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Microservice Layers (Erl, Naserpour)

How can microservices be mapped to a greater solution to reduce operational complexities?

Microservice Layers

Problem

Automated solutions that utilize microservices can inadvertently contribute to the complexity of the microservices when they need to be changed or updated.

Solution

A logical boundary based on pre-defined criteria is applied to plan for and update microservices, and to enable operational teams to know which microservices need to change and what changes are required.

Application

Different multi-layered logical architectural views are created and each microservice is mapped to its related layer where the changes to each layer or function are then applied.

The complexity of a microservice architecture can be reduced by creating logical groups of microservices based on their functions, processes and business domains. These groups are defined at a high level and must not result in any architectural impacts to how the microservices operate.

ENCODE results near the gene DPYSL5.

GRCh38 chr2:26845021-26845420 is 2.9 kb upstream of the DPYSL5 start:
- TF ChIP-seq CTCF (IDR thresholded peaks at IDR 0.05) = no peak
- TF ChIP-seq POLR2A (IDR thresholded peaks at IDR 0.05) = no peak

Microservice Layers: The collection of existing microservices is organized into a series of layers, each representing a business entity domain.

The collection of existing microservices is organized into a series of layers, each representing a business entity domain.

This pattern is applied by following certain rules and guidelines as to how microservices can be grouped within logical layers and how those layers relate to underlying domains and to each other, as explained in the complete pattern description.

Module 10: Advanced Microservice Architecture & Containerization.

This pattern is covered in Module 10: Advanced Microservice Architecture & Containerization..

For more information regarding microservice and containerization courses and accreditation,
visit the Microservice Architect Certification program page..